641 F.3d 504 (D.C. Cir. 2011), 09-5439, Ancient Coin Collectors Guild v. United States Dept. of State
|Citation:||641 F.3d 504|
|Opinion Judge:||WILLIAMS, Senior Circuit Judge:|
|Party Name:||ANCIENT COIN COLLECTORS GUILD, et al., Appellants v. UNITED STATES DEPARTMENT OF STATE, Appellee.|
|Attorney:||Scott A. Hodes argued the cause and filed the briefs for appellants. Brian P. Hudak, Assistant U.S. Attorney, argued the cause for appellee. With him on the brief were Ronald C. Machen Jr., and R. Craig Lawrence, Assistant U.S. Attorney.|
|Judge Panel:||Before: ROGERS and TATEL, Circuit Judges, and WILLIAMS, Senior Circuit Judge.|
|Case Date:||April 15, 2011|
|Court:||United States Courts of Appeals, Court of Appeals for the District of Columbia Circuit|
Argued Jan. 24, 2011.
Appeal from the United States District Court for the District of Columbia (No. 1:07-cv-02074).
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The Convention on Cultural Property Implementation Act (" CPIA" ), 19 U.S.C. §§ 2600-13, allows the President to enter into agreements to restrict importation of cultural artifacts pursuant to the 1970 UNESCO Convention on the Means of Prohibiting and Preventing the Illicit Import, Export and Transfer of Ownership of Cultural Property. 823 U.N.T.S. 231 (1972). The Cultural Property Advisory Committee (" CPAC" ) is a federal advisory committee (within the meaning of the Federal Advisory Committee Act (" FACA" ), Public Law 92-463, 5 U.S.C.App. 2). It advises the State Department's Undersecretary for Educational and Cultural Affairs on import restriction requests from foreign governments. 19 U.S.C. § 2605. CPAC has no final authority to approve or deny import restrictions. But when the Department's Bureau of Educational and Cultural Affairs enters into a Memorandum of Understanding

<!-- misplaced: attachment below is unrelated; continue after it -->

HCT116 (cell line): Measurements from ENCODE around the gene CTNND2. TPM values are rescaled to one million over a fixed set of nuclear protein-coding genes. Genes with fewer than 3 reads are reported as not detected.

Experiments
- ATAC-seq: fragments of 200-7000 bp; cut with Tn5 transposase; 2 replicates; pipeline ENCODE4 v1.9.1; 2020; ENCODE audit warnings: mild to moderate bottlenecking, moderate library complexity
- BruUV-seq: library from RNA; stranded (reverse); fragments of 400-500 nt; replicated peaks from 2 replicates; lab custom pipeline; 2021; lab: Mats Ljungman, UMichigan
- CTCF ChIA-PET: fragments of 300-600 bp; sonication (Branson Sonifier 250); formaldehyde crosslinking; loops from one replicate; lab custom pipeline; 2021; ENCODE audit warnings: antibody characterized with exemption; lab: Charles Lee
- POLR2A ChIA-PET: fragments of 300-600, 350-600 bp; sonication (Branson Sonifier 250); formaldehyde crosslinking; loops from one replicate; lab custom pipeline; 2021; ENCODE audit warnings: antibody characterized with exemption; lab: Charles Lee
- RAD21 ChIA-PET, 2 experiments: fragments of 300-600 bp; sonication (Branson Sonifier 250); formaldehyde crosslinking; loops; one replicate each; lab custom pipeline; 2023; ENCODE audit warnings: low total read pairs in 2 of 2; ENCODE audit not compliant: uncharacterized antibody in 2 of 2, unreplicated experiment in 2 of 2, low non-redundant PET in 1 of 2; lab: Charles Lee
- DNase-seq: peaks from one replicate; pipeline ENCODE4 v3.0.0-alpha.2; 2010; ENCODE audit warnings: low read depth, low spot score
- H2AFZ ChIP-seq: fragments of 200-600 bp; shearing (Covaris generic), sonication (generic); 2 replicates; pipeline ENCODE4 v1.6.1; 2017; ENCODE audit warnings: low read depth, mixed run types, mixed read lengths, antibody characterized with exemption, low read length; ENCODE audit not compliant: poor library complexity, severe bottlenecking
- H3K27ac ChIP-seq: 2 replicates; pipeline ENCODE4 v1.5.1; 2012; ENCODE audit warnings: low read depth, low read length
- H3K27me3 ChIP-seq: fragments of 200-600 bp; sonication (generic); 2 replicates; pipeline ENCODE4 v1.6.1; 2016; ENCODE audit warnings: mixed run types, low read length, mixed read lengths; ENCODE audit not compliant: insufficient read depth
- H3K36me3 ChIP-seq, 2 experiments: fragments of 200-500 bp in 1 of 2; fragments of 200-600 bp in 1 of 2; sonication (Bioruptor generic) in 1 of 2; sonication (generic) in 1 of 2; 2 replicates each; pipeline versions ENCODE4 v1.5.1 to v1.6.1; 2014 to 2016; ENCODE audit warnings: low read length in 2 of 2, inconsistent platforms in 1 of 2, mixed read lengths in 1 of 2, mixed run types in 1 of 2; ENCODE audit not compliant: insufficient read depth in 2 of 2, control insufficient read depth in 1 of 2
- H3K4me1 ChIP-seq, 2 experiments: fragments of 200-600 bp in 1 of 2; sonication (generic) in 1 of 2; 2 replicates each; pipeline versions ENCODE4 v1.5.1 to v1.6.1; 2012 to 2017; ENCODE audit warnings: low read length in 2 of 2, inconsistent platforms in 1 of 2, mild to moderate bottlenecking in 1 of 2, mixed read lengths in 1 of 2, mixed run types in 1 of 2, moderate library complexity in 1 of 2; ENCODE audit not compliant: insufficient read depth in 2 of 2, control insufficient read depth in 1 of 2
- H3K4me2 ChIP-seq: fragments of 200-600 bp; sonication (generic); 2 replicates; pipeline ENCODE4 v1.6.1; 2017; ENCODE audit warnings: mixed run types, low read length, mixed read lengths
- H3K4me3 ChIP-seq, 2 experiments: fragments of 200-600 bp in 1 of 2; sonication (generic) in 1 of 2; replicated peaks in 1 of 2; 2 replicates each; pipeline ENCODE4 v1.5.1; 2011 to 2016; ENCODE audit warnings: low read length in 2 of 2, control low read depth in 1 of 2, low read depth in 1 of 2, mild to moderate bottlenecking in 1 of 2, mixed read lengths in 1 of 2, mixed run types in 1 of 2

with a foreign country on import restrictions, it must file a report with Congress that indicates how and why the import restrictions differ from CPAC's recommendations. 19 U.S.C. § 2602(g)(2).
This case concerns eight requests filed under the Freedom of Information Act (" FOIA" ) by the Ancient Coin Collectors Guild, the International Association of Professional Numismatists, and the Professional Numismatists Guild, Inc. (collectively, the " Guilds" ) seeking records from the State Department relating to import restrictions imposed on cultural artifacts from China, Italy, and Cyprus. In response, State released 70 documents in full and 39 documents in part and withheld 19 documents entirely under various FOIA exemptions. Supplemental Declaration of Margaret P. Grafeld, Joint Appendix (" J.A." ) 229. The Guilds filed suit challenging the withholding of certain of these documents pursuant to FOIA Exemptions 1, 3, and 5 (as well as certain other exemptions not contested in this appeal), and the adequacy of State's search in response to the FOIA requests. See 5 U.S.C. § 552(b)(1), (3), (5). The district court granted summary judgment in favor of State on all claims. Ancient Coin Collectors Guild v. U.S. Dep't of State, 673 F.Supp.2d 1 (D.D.C.2009).